Idaho Abortion Information Change Advances While Parental Consent Stalled

State   |   Steven Ertelt   |   Apr 1, 2006   |   9:00AM   |   WASHINGTON, DC

Idaho Abortion Information Change Advances While Parental Consent Stalled Email this article
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by Steven Ertelt Editor
April 1, 2006

Boise, ID ( — An Idaho proposal to require parental permission before a teenager can have an abortion has been put on hold and the bill may not get a hearing this legislative session. Meanwhile, a state Senate committee approved changes to the state’s Right to Know law.

The full Senate will soon debate a measure that would modify the state’s 1983 abortion information law requiring abortion practitioners to give women information about abortion’s risks and alternatives.

Sponsored by Sen. Hal Bunderson, a Republican, the change is meant to allow the information to not be given in cases of medical emergencies — a provision not included originally.

The Idaho attorney general office determined the law wouldn’t stand up in court without the change, based on Supreme Court rulings. Deputy Attorney General William von Tagen approved of the bill, saying it would remedy the problem.

The Senate State Affairs Committee approved the change unanimously and the full Senate will vote on it next week. Pro-life groups also signed off on the fix.

“Regardless of the supposed normalcy of abortion, it continues to pose physical and emotional risks,” Julie Lynde, of Cornerstone Institute of Idaho, told AP.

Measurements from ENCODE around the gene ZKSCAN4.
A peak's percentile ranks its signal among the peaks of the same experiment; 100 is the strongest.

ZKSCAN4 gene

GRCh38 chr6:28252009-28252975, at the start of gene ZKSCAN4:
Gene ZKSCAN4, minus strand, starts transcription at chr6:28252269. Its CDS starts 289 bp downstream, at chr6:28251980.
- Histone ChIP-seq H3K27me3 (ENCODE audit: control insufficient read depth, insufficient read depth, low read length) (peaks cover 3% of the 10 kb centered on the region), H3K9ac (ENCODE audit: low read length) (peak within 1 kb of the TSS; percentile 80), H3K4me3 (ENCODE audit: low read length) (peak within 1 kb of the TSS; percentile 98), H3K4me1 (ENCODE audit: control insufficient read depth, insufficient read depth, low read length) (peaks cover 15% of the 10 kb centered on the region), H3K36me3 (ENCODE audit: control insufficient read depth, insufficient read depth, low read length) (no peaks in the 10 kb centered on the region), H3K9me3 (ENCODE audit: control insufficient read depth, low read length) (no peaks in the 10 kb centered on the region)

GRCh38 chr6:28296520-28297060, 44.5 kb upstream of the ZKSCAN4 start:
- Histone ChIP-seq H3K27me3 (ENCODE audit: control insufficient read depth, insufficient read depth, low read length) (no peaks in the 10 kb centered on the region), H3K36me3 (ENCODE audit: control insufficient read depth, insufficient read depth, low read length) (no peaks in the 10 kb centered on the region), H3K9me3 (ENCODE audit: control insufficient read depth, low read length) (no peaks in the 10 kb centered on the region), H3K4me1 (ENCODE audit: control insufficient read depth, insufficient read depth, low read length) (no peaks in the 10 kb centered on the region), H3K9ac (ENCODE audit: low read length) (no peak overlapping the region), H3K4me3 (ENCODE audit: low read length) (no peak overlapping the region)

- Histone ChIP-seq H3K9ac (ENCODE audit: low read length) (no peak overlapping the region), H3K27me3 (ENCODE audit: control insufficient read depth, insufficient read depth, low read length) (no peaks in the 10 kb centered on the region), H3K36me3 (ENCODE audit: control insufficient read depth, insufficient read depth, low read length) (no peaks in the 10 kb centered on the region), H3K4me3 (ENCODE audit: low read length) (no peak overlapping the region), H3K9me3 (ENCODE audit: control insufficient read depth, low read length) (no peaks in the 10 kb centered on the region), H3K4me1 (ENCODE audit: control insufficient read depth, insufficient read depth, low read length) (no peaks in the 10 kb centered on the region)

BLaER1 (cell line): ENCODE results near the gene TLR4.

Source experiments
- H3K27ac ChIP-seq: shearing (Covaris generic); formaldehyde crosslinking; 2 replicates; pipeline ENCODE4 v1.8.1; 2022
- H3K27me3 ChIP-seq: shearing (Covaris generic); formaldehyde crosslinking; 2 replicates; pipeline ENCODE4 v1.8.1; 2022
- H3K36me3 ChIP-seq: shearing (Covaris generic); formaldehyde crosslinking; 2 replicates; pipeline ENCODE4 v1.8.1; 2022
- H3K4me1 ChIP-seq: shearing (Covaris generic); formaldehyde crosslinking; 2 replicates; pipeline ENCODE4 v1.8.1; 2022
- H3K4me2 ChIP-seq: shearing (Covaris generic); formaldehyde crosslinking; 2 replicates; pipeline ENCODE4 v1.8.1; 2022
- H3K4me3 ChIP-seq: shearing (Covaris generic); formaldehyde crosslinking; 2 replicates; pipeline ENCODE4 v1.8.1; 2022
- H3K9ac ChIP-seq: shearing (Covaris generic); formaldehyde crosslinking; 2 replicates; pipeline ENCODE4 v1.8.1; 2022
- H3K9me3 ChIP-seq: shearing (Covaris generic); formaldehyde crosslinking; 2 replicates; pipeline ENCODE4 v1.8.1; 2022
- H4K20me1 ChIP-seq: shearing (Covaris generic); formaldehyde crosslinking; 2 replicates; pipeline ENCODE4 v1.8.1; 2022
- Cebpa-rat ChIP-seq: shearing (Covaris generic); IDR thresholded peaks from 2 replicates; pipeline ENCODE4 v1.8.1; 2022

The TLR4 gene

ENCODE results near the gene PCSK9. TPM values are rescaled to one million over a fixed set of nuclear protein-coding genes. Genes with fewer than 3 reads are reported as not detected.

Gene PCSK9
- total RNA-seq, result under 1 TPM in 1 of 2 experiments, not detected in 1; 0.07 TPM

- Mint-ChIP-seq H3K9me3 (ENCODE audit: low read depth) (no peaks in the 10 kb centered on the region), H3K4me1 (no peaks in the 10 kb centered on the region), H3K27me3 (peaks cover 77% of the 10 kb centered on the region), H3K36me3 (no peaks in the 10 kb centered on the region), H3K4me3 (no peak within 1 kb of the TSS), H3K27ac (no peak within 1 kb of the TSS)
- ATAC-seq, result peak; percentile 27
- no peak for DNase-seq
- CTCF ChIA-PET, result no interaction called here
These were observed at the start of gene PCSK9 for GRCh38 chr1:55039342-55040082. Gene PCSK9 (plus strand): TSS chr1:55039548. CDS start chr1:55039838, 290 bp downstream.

Meanwhile, Idaho has already spent $360,000 defending pro-life laws that abortion advocates keep taking to court. That also includes a 2005 parental consent measure and the lawsuit over that is pending before the Ninth Circuit Court of Appeals.

Because of that, state attorneys are concerned about passing another law that will only wind up being the subject of another lawsuit from abortion businesses.

Representative Bill Sali floated a bill to take care of some of the issues the first parental consent bill had that courts are finding problematic. But an opinion from the state attorney general’s office says the judicial bypass provision still has problems.

Sali told The Associated Press he was unsure if he would be able to get any traction for the bill this year, saying "the bar has been set pretty high."